Here is what I call a "conversation starter" I wrote that was published today on EatTheOther - which is a blog built around the intersection of digital literacy, education and the hypertext mash-up.
The argument for new media in education - how the digital literacy movement is changing the way we think about things.
With the explosion of new methods of distribution for both static and moving images as well as hypertexts, a significant paradigm shift has occurred in communication. Anyone with access to the internet can create , report, comment, remix, distribute and culture jam a variety of texts and discourses in an eclectic mix creating complicated notions of culture, tradition, value, gender and political views. These views challenge the traditional canon by allowing practitioners of these methodologies to become skilled curators of a digital world. Participatory and collaborative engagement in non-linear or chronological fashion allows content creator s to construct narrative threads, provide context and therefore create meaning for human expression in our personal lives, business communications and creative endeavors.
Humans are natural born storytellers. We create mythologies, our narratives to make sense of our world. Narrative forms are determined by the technology available at hand. From Homer the blind poet, to the medieval minstrel, to the craftsman working over his Gutenberg press to the teenager in her bedroom remixing Twilight clips for friends on her laptop – we are compelled to make sense and meaning in our lives. The message is the same, it is merely the scope that has expanded concentrically. Books made it far easier to transport ideas, film and television allowed us to express these ideas globally and the internet is taking that further still with the hypertext – allowing the content creator to utilize multiple media to explode narrative and expand understanding. Never before have we been able to present differing views on the same subject in a simple way at the same time. The vector of new media rejects the hierarchical structure model for a changeable, open and idea infused units of information transmitted from one party to another in an interactive currency of ideas.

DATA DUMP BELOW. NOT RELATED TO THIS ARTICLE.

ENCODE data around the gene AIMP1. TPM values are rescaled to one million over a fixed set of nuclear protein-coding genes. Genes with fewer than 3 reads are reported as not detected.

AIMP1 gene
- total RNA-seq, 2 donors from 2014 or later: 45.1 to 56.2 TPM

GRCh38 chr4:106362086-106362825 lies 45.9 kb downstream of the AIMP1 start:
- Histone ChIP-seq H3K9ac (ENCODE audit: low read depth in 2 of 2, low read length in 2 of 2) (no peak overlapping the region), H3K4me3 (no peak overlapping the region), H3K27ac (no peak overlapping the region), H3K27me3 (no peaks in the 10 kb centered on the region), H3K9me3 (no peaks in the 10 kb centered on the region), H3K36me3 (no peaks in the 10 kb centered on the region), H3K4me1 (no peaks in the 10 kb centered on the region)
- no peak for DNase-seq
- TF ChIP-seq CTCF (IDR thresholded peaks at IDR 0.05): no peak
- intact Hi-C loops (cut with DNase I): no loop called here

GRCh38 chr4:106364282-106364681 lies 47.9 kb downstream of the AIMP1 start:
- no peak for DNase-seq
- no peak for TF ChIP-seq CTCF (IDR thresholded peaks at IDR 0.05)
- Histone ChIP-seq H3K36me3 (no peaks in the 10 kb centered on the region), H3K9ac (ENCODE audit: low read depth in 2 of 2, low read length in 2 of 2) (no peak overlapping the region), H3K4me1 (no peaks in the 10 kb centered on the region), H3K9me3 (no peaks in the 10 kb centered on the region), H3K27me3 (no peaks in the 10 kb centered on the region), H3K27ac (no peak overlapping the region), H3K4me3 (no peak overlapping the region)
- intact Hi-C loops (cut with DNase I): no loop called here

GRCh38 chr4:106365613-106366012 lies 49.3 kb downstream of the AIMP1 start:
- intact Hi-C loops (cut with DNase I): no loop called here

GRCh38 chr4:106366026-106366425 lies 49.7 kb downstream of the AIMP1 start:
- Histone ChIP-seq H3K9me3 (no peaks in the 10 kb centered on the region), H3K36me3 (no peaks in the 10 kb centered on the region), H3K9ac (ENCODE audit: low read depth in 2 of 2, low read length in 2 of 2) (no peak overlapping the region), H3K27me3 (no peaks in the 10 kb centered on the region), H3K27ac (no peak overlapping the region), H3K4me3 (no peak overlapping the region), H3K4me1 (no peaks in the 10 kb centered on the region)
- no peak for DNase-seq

This commodification is in direct challenge to the old, closed model wherein the currency of ideas is based on scarcity. The commodification of these ideas has contributed to the current clash between those in power seeking to sustain the commodity paradigm versus those who subscribe to the open source modality of representing and understanding the world. The topography of this open sourced contemporary discourse is a richly diverse one, creating deeper complexity in each iteration. This is the crux of the open source movement. If the user group decides that the idea is owned and utilized by the group in a participatory way, then the idea cannot become monetized.